Chicken-and-egg-like, patience offers profound economic benefits just as it seems to arise from economic success. In fact, it might be a successful writer’s most powerful advantage over the rest of us, the true distinguishing element. Patience allows you to invest the appropriate amount of time and effort in every project and to give each task its due. By acting as if you will be successful and planning out the course of your entire writing career with the steady confidence of a divo like Jakub Józef Orliński, you are empowered to commit to what you’re doing in a new way. And only through complete commitment to our work can we ever bring it to its full potential.

So, just for fun, sit back and imagine what you might begin, how you might work, what you might accomplish—if you knew for certain that you had a long and successful creative career ahead of you. That you no longer had to wonder whether anyone wanted what you have to share, but simply had to decide what to make and when to make it. Then, as an exercise, map it out. What would you do with the next three years of your life? The next three after that?

The days are short but the years are long. Don’t wait on success to plan for it.

writing is thirsty work

First: my friend Michael Margolis has a new book coming out in October: Story 10x. It’s about getting your business’s story straight—an admirable goal.

In announcing the book to his mailing list, Michael mentioned “Moldawer’s Rule” (technically, Moldawer’s Law, but I forgive you, Michael): authors tend to struggle the most in their own area of expertise. In Michael’s words:

If you’re going to write a book on time management, you’re going to be a walking hot mess with how you manage your writing deadlines. If you’re going to write a book on meditation, you’ll be the most un-zen person behind closed doors.

I know I’m biased because it’s my law, but this is always true. Always.

And it isn’t really my rule or my law. As I’ve said before, it was actually Esalen’s Law first, and at some point it was probably Ug’s Law. (Ug edited cuneiform tablets with a chisel.) Whatever you call it and whoever coined it, Michael’s been facing it in writing his own book:

I’m being asked to lower my guard and practice what I preach in ways I didn’t even know were out of alignment. The Moldawer Rule in full effect. Now, it all makes sense—of course, my own fears, hangups, and childhood traumas have defined this quest.

This is why writing a book is such a profound and vital experience, regardless of what you end up doing with the finished product. It’s pure Joseph Campbell—you go into the cave and strike down Darth Vader only to see your own face underneath the mask.

Thankfully, Michael’s quest is at an end—minus the lightsaber duel—and we can all go pre-order the book on Amazon.


There’s also a plant—I’ve never seen it, but I’m told you can cut a piece the size of a heart from this plant and the next day it will be filled with a delicious liquid.

The English Patient

You’re stuck on an island. What’s the first thing you do? (“Pop quiz, hot shot.“)

You could spend time in all sorts of productive ways: constructing a wattle and daub hut for shelter (and YouTube fame), foraging for fruit like limes and coconuts (and then putting the lime in the coconut), or listening to that one album you selected in an online desert-island quiz all those years ago (“Sure, I like ‘Go Your Own Way’ and ‘Don’t Stop,’ but did I really think I was going to spend the rest of my natural life listening to Rumours over and over? I think I’ll just let the fire ants devour me.”)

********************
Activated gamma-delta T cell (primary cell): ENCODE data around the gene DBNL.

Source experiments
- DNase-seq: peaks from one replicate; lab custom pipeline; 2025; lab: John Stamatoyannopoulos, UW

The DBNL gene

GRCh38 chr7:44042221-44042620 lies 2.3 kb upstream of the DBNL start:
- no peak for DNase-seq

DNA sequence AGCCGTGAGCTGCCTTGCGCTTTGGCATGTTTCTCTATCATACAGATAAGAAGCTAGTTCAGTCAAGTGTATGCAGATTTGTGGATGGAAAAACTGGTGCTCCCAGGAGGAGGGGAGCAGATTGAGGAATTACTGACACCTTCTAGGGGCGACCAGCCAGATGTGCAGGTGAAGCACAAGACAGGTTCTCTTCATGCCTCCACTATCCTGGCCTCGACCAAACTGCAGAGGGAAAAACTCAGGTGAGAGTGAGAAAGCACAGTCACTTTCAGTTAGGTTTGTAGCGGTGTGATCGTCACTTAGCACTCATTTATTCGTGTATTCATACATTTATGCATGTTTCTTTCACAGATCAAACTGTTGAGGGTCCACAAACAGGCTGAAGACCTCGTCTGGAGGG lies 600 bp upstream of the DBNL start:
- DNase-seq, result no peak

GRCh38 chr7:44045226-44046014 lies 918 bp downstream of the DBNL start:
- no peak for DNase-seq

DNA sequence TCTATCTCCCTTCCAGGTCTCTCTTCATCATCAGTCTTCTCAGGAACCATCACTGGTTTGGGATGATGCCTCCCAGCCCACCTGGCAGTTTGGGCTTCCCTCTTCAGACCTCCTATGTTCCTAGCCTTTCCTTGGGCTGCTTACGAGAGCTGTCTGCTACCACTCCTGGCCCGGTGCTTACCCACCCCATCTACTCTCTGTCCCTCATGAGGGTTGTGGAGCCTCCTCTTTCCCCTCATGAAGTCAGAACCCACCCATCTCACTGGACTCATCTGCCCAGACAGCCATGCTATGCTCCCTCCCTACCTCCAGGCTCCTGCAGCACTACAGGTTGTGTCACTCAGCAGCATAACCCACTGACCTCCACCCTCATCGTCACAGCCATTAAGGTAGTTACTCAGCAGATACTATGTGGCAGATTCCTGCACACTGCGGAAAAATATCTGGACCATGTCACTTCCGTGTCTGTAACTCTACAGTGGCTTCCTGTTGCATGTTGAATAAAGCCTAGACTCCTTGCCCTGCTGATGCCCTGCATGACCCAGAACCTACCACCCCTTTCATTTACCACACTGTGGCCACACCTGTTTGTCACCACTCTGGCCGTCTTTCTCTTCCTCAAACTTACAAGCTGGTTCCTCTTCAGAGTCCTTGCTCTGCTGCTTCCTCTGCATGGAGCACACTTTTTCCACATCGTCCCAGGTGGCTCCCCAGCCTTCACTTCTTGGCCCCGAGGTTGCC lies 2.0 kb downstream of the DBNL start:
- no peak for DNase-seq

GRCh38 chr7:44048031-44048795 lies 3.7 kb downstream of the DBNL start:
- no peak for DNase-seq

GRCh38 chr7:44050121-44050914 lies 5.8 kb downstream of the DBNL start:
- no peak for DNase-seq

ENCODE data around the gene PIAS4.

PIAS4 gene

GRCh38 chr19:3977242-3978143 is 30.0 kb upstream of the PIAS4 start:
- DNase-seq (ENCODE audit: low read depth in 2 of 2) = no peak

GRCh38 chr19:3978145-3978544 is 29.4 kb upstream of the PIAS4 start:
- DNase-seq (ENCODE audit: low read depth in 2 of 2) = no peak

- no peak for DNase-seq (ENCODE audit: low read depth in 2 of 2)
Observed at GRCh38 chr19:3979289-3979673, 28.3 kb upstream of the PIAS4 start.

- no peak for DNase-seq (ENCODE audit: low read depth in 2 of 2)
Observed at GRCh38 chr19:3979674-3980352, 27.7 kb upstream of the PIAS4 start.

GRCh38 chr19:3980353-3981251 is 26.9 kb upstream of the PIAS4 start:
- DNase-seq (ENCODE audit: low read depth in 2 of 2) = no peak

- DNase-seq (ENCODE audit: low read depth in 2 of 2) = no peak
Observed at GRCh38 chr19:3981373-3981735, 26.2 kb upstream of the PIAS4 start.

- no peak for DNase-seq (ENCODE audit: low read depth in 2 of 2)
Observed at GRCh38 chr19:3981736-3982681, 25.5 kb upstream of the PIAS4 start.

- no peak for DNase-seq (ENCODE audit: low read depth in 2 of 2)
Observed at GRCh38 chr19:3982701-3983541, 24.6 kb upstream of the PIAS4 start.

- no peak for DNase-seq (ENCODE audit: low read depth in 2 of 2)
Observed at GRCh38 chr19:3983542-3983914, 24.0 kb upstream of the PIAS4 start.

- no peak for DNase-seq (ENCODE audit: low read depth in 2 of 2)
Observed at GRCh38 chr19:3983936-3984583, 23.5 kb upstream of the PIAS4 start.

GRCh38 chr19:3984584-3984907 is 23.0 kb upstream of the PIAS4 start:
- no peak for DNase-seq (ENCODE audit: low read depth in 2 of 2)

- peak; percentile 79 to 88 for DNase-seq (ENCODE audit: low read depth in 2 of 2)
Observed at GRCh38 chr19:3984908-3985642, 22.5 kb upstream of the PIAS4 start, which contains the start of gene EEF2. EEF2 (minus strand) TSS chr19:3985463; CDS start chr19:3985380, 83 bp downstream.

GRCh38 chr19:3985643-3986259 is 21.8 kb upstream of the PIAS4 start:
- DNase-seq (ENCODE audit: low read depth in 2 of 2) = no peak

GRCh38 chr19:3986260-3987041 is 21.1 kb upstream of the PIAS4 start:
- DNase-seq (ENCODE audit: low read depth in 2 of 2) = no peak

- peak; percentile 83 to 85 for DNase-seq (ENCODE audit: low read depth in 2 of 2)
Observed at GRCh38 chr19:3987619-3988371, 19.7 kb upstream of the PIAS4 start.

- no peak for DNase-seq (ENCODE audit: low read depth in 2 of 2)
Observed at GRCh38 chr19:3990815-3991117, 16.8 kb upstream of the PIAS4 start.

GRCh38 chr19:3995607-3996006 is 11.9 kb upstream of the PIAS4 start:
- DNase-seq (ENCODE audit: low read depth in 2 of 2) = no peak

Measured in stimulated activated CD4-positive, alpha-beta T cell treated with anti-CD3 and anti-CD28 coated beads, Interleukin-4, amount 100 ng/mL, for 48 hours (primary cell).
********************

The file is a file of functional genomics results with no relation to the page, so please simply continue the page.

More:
While all of these things will need to happen eventually, you have to put first things first if you intend to survive. Find water. You can’t last long without it, particularly in hot conditions, and finding water takes time. There might be a small stream—you’ll need to improvise a way of collecting that trickle. When it does rain, you’ll want hollowed-out gourds to capture as much of the downpour as possible. Later, as you build and forage and listen to Fleetwood Mac on that (miraculously intact) vinyl record player, fresh water will accumulate. By the time you’re thirsty, that water will be ready to drink. You’ll thank yourself for your foresight.

Water is unpredictable. Sometimes it’s scarce, sometimes it’s steady, sometimes there’s a deluge. All you can do is create caches so that when the water does flow, you retain as much as possible for the dry times ahead.

Likewise when writing a book. I think I’ve talked before about the importance of starting your platform-building efforts before you get too involved in writing your book proposal. Same idea—growing an audience takes time and the process can’t wait until you’re already seeking a publisher.

Here, I’m talking about the contents of the book itself. Don’t wait until you’re sitting down at your laptop to come up with your material. Like water, ideas are unpredictable. Sometimes they flow. More often, they don’t. What many would-be writers mean by “writer’s block” is simply that they didn’t plan ahead and start collecting any trickles in advance. Now they’re stranded on a blank page with nothing to drink.

To write a book, you need ideas, relevant ideas pertaining directly to the project in front of you. Ideas that fit beneath the parts and chapters and subheads and sub-subheads of your overall structure.

The conscious mind represents only a tiny fraction of the brain. You’ve got all kinds of stuff in back of it: towns, factories, roads, bridges. Tremendous processing power, huge computing potential, most of it lying inert until you tell it that you have a problem to solve. Then, watch out. Your brain is very happy to puzzle away indefinitely with all that untapped capacity. You just need to give it an objective.

The cache method is simple but effective. Take a simple outline of your book, or a mind map (RIP, Tony Buzan). The order of ideas isn’t important. Now create a blank note for each chapter topic in the note-taking application of your choice. (Or, you know, in a notebook.) These are your caches.